In considering this third article from the workshops of Canadian Jesuit, Monty Williams, in Wellington last October, I found myself increasingly affected by the idea in Matthew’s gospel of last week (Mt 4:12-23) where Jesus calls the disciples to give up their tasks and sometimes their families to follow him. (To read the first in this series from Monty’s workshops, click here. For the second, click here.)
Monty called on workshop participants to think in a postmodern way; that is, as I understand it, to think of life as a continuum, a movement or journey towards the ultimate prize, intimacy with God.
In postmodern thinking one is always moving whether it be through the various stages of maturation, or through the messiness of the crises life brings us. It is this constant letting go of the old and moving on to new relationships and new ways of seeing ourselves that Jesus was alluding to when suggesting to his new companions that they leave their families and jobs and take on a new and less ordered life.
For the disciples this was a leap into the unknown. Remember they had not yet read the new testament. They did not know that Jesus was God. To them he was a teacher, perhaps a prophet who seemed to have a special gift for relationship.
Matthew’s gospel tells of Jesus returning to Galilee to begin his public ministry. This was seen at the time as an odd choice for a Messiah to make given the region’s remoteness.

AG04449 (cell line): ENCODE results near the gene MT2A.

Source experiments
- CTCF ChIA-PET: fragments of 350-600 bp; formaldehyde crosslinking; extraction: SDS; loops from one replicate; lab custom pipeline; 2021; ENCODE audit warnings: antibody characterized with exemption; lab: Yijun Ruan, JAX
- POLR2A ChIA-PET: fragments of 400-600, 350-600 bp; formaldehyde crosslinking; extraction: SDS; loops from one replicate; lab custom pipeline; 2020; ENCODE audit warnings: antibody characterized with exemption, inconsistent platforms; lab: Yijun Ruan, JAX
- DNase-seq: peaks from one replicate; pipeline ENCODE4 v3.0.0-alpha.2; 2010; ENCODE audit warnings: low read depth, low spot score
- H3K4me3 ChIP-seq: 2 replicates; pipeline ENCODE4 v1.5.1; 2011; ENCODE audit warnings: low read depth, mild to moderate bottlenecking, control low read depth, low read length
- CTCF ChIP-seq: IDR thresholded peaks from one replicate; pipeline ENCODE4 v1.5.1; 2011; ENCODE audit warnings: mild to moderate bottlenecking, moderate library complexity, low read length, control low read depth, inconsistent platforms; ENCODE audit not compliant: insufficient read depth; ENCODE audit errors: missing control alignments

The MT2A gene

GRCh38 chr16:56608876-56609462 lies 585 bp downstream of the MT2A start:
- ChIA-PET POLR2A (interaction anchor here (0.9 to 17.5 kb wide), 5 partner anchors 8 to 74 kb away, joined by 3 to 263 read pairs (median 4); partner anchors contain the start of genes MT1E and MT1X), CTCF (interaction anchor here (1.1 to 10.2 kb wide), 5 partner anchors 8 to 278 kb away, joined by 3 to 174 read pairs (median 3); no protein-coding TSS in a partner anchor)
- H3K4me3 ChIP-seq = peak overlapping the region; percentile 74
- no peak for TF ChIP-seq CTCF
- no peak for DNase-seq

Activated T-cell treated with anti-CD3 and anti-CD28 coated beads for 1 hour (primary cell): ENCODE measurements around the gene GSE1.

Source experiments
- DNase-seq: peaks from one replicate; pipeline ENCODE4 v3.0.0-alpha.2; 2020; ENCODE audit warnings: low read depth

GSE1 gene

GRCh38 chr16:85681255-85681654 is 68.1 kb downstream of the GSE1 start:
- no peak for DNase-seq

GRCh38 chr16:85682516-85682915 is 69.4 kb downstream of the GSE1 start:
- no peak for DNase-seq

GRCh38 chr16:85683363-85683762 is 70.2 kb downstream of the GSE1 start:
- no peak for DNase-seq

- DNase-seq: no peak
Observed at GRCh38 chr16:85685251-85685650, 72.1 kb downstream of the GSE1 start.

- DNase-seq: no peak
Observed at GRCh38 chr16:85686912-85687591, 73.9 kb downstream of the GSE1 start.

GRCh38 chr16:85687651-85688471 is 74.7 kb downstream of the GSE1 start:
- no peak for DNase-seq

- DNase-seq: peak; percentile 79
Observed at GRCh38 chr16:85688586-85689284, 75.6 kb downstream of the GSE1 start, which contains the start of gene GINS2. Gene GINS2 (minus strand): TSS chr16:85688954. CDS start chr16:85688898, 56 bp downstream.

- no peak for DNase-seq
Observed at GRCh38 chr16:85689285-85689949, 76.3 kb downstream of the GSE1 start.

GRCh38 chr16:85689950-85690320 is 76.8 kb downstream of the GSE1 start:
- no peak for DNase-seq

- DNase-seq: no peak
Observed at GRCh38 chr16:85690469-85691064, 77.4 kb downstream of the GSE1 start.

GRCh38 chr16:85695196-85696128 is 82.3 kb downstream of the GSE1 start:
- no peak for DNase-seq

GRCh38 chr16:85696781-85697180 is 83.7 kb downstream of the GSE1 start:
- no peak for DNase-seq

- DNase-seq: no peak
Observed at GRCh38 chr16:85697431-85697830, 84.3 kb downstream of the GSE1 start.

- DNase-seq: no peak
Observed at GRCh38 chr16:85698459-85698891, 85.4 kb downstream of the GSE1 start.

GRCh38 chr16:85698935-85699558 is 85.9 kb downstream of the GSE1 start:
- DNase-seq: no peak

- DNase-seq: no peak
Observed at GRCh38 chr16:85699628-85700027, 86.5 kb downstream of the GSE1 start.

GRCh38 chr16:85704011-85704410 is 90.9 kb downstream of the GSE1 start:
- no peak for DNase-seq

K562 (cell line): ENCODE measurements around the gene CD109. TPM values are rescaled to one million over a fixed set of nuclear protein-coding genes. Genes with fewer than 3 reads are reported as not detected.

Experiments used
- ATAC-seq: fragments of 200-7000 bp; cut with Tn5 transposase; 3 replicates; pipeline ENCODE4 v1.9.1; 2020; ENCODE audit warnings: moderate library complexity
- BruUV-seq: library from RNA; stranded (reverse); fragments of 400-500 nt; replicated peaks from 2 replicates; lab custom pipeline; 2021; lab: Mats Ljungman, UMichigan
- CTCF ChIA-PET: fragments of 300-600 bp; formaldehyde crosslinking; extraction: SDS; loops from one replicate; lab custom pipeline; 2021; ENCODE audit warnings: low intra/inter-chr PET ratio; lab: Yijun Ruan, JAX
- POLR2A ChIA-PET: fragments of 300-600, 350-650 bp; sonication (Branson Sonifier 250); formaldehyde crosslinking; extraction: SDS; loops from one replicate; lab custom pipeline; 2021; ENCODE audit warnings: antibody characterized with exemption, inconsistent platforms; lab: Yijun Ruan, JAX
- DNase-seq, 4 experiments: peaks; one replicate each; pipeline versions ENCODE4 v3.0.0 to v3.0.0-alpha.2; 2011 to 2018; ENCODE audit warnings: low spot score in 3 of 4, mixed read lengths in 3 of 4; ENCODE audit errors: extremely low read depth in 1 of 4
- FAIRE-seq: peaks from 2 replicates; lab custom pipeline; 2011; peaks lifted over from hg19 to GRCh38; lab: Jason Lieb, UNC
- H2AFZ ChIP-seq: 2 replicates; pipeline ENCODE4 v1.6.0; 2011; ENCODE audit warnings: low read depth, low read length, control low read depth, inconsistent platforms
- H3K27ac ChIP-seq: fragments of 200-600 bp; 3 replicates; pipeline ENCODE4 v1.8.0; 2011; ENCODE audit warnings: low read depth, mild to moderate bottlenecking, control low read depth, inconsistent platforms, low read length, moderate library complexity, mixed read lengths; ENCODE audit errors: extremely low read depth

But seen in postmodern terms, it is precisely appropriate for Jesus’ mission of teaching us to see things as God sees them, to go beyond ourselves and to be creative in community.
In a background paper titled ‘Ignatius’ Incarnation Contemplation and the Stories We Live By’, Monty Williams speaks of facing the darkness ‘which is the face of the future, as the context of emerging possibilities based precisely on relationship’ (4).
In basing his ministry in Capernaum, Jesus goes to the edge of society as it were. He embraces the marginalised in this town where, Frank Doyle SJ tells us, even the Jews were rebellious ( www.sacredspace.ie/livingspace/SundayArchive/A-03.htm).
But here in Galilee, the gospel echoes the words of Isaiah, ‘the people who sat in darkness have seen a great light, and for those who sat in the region and shadow of death, light has dawned’ (Mt 4:16).
Re-creating and co-creating
Jesus saw his ministry as cultivating relationships with those on the margins—the woman at the well, Zacchaeus, the tax collector, those involved in the messiness of life who were perhaps more open to letting go of what little they had to follow Jesus and face the darkness in the hope of the light of the future.
Postmodernist thinking, Monty says, realises that we are evolving creatures, growing through our relationships into deeper intimacy with God.
‘Transformation comes about when one is presented with a God who delights to roll in the mud with us, the God who formed humanity out of wet red clay, the God for whom the Sabbath is a time to relax and re-create, and we accept ourselves as co-creators, manifesting the artist that is each of our vocations’ (p.12).
An open myth
The postmodern thinker, then, sees the manifestations in time that we call ‘the past’, as an open myth—always open to re-translations and transformations that come with a growing awareness of the mystery we call God.
We may know what we are going to do tomorrow but we do not know who we will meet, say next week or next year. Linear time as a particular interpretation of the temporal passage of events becomes irrelevant. It is through chance meetings that we have the opportunity to engage with the transcendent God who takes us out of ourselves and offers us a vision of God’s reign which can be realised in communities of relationships with the Divine.
Monty Williams SJ: ‘Ignatius’ Incarnation Contemplation and the Stories We Live By’ can be obtained by emailing firstname.lastname@example.org or phoning (04) 4961759.